I was no shrinking violet. I have a strong sense of self belief, yet developed a habit of watching others get what they want without voicing my own needs and desires. No matter what I sacrificed, I told myself I was OK. I wanted others to be happy and to get what they needed – and this was genuine.
But this self sacrifice wasn’t a wise choice.
Some people have a strong desire to be liked and this is enough for them to give up their own wants and needs. For others, a dash of the old ‘martyrdom’ can be thrown into the mix; you give things up for others despite the consequences for yourself.
Whatever the reason for not speaking your mind, it ends up being negative for you. Let me explain some of the negatives I’ve experienced and…
Why I needed to get better at this
It made me feel bad
I felt resentful towards others for always getting what they wanted. I played the victim, unconsciously hoping it would give me attention and appreciation from others. But did it?
No. In reality I had no chance of getting what I wanted because I didn’t voice it. Those around me got what they wanted and were happy with that. Just until they felt my resentment like a kick in the back, turning their pleasure quickly into pain. This was punishment for everyone. I felt rubbish, they felt guilty. It was a lose-lose situation.
It made me weak
Through a lack of speaking my mind, I projected weakness. People around me got to know me as someone incapable of thinking for myself; someone unable to make decisions alone. This spanned family life, relationships with friends, boyfriends and just about everyone I knew.
I didn’t get respect at work
I once helped out my boss, knowing she would take all the credit for my ideas. I could have said what I wanted, which was to be recognised by the team and to lead on the project. Instead, I let her take advantage of me. You can guess this behaviour didn’t lead to any respect or promotion!
I didn’t get respect at home
Lyden gets irritated when I don’t say what I think or want. He is very perceptive with it, and won’t let me get away with it!
I’m getting a lot better at it but my behaviour certainly needs strengthening around my family. They assume me to be the old, weaker version of myself and I’m working to break free of that pattern.
How to break free
In Anthony Robbin’s masterpiece ‘Awaken the Giant Within’, we learn that our beliefs affect our decisions. They alter our perception of everything. They affect the ultimate direction of our lives.
In my book this means looking at unhelpful beliefs is a useful thing to do. Beliefs are rooted in thinking, which can be changed by asking questions. So why not question the unhelpful beliefs which are holding you back? Are you with me?
OK then, here goes…
Why aren’t you speaking your mind?
Do you think it’s selfish? Do you think others needs are more important than your own? Do you think people won’t listen to you? Do you feel unworthy? Do you find it hard to make decisions? Is someone controlling you so much that you don’t dare to say what you think or want? Or did you learn the behaviour from someone else?
It started when I was a child, when I was asked by one of my parents what I’d like to drink. I could choose from Ribena, water, milk, maybe lemonade as a treat. Rather than make up my own mind, I asked what my sister was having and choose the same.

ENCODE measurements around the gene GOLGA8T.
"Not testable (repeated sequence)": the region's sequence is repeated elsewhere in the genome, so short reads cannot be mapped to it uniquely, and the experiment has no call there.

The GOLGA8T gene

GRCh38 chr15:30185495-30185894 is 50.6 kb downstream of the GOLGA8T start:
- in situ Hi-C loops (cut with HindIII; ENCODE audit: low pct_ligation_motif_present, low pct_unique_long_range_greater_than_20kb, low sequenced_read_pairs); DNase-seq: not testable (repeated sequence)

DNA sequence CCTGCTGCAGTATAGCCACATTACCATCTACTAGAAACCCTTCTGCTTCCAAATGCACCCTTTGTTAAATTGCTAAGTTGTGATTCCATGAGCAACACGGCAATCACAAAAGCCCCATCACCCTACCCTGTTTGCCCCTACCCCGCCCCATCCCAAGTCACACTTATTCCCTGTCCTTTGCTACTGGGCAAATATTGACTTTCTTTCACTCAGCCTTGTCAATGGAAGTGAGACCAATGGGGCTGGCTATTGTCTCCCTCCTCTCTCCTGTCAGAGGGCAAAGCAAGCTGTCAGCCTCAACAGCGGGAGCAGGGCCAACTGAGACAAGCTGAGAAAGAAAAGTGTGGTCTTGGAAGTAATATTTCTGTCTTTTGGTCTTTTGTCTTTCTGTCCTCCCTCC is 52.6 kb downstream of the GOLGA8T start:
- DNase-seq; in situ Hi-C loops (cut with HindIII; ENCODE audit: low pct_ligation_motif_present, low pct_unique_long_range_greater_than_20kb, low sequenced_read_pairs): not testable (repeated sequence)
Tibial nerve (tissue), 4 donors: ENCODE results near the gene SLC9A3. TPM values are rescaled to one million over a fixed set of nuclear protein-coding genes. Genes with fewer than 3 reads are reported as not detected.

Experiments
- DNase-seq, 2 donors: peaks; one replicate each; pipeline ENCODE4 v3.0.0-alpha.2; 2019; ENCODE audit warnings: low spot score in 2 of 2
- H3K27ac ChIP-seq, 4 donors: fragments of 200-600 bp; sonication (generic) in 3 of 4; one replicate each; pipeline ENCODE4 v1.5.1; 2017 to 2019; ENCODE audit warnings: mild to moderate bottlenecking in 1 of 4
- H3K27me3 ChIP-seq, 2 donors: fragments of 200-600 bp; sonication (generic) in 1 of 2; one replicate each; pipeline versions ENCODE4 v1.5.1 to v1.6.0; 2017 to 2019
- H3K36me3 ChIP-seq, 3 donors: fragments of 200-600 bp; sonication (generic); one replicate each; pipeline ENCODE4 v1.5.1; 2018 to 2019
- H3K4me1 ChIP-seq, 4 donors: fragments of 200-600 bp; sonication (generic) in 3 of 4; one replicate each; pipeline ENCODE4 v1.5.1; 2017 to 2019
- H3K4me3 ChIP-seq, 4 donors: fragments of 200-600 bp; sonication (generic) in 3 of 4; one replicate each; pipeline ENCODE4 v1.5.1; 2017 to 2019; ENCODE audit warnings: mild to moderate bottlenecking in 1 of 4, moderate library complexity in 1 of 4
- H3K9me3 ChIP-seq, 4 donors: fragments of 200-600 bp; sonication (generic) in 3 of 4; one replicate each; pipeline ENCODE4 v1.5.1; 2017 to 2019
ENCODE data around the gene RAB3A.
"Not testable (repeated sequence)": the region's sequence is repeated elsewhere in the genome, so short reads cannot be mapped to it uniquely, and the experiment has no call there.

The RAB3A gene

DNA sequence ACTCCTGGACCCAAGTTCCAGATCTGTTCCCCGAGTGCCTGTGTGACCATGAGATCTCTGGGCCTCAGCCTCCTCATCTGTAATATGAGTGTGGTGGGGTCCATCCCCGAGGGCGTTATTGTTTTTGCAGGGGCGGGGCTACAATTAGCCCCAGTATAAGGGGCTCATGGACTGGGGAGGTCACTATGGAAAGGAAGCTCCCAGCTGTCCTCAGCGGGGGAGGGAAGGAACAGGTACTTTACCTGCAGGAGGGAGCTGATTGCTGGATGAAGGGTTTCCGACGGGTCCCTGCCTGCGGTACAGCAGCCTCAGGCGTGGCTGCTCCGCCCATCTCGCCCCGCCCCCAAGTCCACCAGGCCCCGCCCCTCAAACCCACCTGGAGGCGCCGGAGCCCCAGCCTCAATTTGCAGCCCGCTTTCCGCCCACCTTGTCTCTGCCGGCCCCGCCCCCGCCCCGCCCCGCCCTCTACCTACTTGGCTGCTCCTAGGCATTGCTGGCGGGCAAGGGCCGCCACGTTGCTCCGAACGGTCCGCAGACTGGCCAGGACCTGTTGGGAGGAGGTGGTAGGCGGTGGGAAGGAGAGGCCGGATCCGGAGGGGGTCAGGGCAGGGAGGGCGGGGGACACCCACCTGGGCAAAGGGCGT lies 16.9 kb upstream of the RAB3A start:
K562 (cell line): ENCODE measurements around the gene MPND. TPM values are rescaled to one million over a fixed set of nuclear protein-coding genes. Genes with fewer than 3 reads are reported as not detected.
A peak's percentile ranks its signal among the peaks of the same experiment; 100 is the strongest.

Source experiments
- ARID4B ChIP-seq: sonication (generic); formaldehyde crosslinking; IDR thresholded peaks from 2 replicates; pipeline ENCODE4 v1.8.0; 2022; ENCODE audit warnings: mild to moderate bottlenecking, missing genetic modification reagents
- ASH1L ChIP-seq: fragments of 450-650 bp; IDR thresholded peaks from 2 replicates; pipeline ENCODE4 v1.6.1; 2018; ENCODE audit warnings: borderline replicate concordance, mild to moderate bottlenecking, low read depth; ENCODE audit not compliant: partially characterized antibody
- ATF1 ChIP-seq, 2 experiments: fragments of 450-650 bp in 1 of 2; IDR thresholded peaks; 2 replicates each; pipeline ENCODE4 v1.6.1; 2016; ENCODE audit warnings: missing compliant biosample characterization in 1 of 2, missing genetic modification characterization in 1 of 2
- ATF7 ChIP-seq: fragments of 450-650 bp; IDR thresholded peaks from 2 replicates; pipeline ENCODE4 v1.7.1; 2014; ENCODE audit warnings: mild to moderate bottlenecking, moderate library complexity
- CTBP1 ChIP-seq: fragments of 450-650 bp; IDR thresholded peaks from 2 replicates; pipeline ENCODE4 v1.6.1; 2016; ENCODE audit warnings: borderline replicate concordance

The main reason I started doing this was because I wanted to be like my big sister. But by allowing these little decisions to be ruled by someone else’s preferences, I got good at handing over control to the people around me.
This unfortunate behaviour continued long into my adulthood.
When someone asked me what I’d like to do, I’d say I didn’t mind, even if I had a clear preference. I had adopted a habit of putting other people before myself, even to my own detriment. I learned that behaviour from my Mum. Cheers for that Mum, but I’m letting that one go now. It’s just not helpful.
The trick, as with breaking any habit, is to understand where it came from. If you become aware of why you are doing something unhelpful, you can start work on changing that behaviour.
I can catch myself now. I notice if I’m in danger of saying ‘I don’t mind, you choose’. If I have a preference now, I simply say it. Sometimes I get over excited and say what I want with such force, I surprise myself! I’m learning a new skill and that’s just part of the fun (if we can call it that).
Make the decision
Decide that you know your own mind. I consciously made the choice that I’m able to make decisions without looking to others for reassurance or help. My actions and words have now been re-aligned with a new, more empowering belief. And it feels GREAT!
How life gets better
By speaking my mind, I say more of what I want. And I get more of what I want! I am more open and feel more relaxed that I’m being myself. The feeling of lightness brings relief! It helps me avoid second guessing other people’s thoughts, or standing by and waiting for them to take control.
I feel more powerful and energised by being more ME.
The tough bits
My sister got used to having a weak younger sister – so how will she cope with a strong one instead? There is a risk that she won’t deal with it, or she may even refuse to support me in changing.
It helps to have people around who love and support you when you’re changing your behaviour. If your closest friends and family appear to have a negative reaction to your new confidence, surround yourself with people who will have a positive one.
Family and friends may need time to adjust to the change in you. So cut them a bit of slack and be patient in the meantime.
What would help you become better at speaking your mind? And how will you benefit from it?
I’d love to hear your insights – why not share them in the comments below?